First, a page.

The FBI has finalized its forensic analysis of the deadly shooting by Alec Baldwin last year on the set of the low-budget western "Rust," New Mexico sheriff's officials said Thursday.
Results of the FBI's forensic tests were not disclosed, but the completion of the FBI report is an important milestone.
The bureau's findings should enable New Mexico law enforcement officials to resume their investigation into whether criminal charges should be brought in the Oct. 21 death of cinematographer Halyna Hutchins.
Baldwin shot Hutchins, 42, once in the chest during a rehearsal after the actor was told that his prop gun, a Colt .45 pistol, "was cold," meaning there was no ammunition inside. But the gun contained at least one live round. The bullet also wounded the film's director, Joel Souza.
The criminal investigation has slowed in recent months, in large part, because the Santa Fe County Sheriff's Office had been waiting for the FBI analysis. The FBI sent its findings Aug. 2, Santa Fe County Sheriff's Office spokesman Juan Rios said Thursday in a statement. Deputies then provided the results to the New Mexico Office of the Medical Investigator, which completed its review of the case this week.
Law enforcement officials said they still need to access data from Baldwin's cellphone. Gleaning that information has become a protracted process, involving three law enforcement agencies in two states.
“The District Attorney’s office has been working with Suffolk County PD, and Baldwin’s lawyer to acquire the phone records," Santa Fe County Sheriff Adan Mendoza said in Thursday's statement. "Once Suffolk County PD completes its agency assist and sends those records to New Mexico law enforcement, our detectives will need to then thoroughly review those phone records for evidentiary purposes.”
The Santa Fe County Sheriff's Office, however, noted that Baldwin's phone records "are forthcoming."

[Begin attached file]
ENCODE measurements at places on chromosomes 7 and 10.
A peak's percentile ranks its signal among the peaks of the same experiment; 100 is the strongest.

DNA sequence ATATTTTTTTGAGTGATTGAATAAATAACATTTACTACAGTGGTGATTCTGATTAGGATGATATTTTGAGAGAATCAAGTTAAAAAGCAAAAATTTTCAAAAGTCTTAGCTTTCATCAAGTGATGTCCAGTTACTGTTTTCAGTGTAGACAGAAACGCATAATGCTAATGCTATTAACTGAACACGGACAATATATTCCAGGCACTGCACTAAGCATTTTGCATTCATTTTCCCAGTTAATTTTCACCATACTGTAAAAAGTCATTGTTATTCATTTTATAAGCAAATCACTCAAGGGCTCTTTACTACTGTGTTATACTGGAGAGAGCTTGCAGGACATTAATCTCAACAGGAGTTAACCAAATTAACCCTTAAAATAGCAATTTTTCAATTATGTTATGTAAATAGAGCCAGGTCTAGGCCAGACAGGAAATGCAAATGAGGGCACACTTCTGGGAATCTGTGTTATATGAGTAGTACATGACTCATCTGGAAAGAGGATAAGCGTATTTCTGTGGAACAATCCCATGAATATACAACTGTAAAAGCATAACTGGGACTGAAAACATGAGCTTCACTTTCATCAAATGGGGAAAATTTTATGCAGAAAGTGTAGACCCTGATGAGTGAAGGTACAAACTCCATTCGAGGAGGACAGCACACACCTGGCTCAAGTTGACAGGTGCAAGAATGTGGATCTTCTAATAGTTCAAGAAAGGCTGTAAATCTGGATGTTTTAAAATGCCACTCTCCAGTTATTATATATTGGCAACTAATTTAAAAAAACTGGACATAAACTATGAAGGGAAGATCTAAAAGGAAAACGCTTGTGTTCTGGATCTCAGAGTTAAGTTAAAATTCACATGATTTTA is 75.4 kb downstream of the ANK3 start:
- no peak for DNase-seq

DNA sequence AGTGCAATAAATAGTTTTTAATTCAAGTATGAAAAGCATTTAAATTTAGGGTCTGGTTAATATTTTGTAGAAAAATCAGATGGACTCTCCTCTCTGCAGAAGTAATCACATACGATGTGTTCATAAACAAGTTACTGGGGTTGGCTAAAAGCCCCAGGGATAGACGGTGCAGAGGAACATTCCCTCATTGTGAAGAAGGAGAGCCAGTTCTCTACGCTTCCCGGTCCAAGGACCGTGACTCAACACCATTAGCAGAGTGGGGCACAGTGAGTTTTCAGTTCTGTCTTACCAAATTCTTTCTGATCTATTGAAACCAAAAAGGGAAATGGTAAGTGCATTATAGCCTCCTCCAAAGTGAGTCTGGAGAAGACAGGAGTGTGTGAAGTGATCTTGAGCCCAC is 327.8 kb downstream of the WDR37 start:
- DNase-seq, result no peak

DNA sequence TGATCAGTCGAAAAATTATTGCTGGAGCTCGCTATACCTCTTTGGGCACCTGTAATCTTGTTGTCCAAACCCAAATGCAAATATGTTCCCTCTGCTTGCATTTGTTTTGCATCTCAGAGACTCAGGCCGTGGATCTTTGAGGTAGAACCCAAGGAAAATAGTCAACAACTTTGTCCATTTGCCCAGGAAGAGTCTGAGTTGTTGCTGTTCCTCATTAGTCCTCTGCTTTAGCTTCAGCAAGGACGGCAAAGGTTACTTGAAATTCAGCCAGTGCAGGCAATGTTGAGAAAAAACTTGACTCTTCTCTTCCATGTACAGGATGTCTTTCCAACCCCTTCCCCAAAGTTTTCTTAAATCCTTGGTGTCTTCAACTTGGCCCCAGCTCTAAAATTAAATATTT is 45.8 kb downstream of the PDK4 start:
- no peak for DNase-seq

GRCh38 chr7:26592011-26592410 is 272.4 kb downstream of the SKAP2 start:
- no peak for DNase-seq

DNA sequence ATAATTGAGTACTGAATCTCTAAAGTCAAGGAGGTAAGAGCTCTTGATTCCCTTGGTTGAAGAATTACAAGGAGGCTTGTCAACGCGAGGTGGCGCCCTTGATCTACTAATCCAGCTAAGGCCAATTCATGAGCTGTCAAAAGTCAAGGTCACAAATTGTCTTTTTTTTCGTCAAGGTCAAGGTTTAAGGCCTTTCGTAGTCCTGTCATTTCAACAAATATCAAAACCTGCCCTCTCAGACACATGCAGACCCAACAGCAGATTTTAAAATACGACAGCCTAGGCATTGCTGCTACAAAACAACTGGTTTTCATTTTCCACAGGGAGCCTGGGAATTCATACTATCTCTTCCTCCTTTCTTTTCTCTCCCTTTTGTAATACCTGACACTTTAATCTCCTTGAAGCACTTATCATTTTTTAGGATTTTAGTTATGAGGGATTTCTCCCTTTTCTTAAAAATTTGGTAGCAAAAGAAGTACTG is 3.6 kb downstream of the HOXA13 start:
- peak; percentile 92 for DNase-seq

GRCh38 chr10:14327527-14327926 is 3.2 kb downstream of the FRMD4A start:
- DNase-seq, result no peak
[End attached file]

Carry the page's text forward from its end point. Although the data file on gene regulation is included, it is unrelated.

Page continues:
Mendoza has previously said his office was reviewing the actions of Baldwin; the armorer on set, Hannah Gutierrez Reed; and the assistant director, Dave Halls, who handed Baldwin the gun. Both Gutierrez Reed and Halls have told sheriff's investigators that they did not inspect the pistol after the actors and crew members returned from lunch that day.
The fatal shooting has become a rallying cry in the film industry for safer sets.
According to law enforcement documents, during a rehearsal in the old wooden church, the film’s assistant director, Dave Halls, handed Baldwin a replica of a vintage Colt pistol, pronouncing it “cold,” when it contained at least one live bullet.
A key question in the shooting remains: How did live bullets find their way onto Bonanza Creek Ranch, where crew members were in the 12th day of a 21-day film production.
Previous testimony has revealed tensions on set. Much of the camera crew had walked off the set hours before the fatal shooting after complaining to the film's producers about alleged inattention to safety and a refusal to pay for nearby lodging.
Rifts had developed within the small props crew over their workload and two accidental weapons discharges the weekend before Hutchins' death. Guttierez Reed had complained about being stretched too thin. She was struggling to perform two jobs — armorer and props assistant.
A week before the deadly accident, a production manager scolded Gutierrez Reed for not paying sufficient attention to handling props.
“Since we’ve started, I’ve had a lot of days where my job should only be to focus on the guns and everyone’s safety,” Gutierrez Reed wrote in an Oct. 14 email viewed by The Times. She noted that on gun-heavy days during the filming, the assistant props role “has to take a back seat. Live fire arms on set is absolutely my priority.”
In Thursday's statement , the Sheriff's spokesman said after detectives complete their review of the medical investigator's reports and the phone records, they will turn the entire investigative case file over to the District Attorney.
New Mexico First Judicial District Attorney Mary Carmack-Altwies, and her prosecution team, will decide whether to bring criminal charges.
This story originally appeared in Los Angeles Times.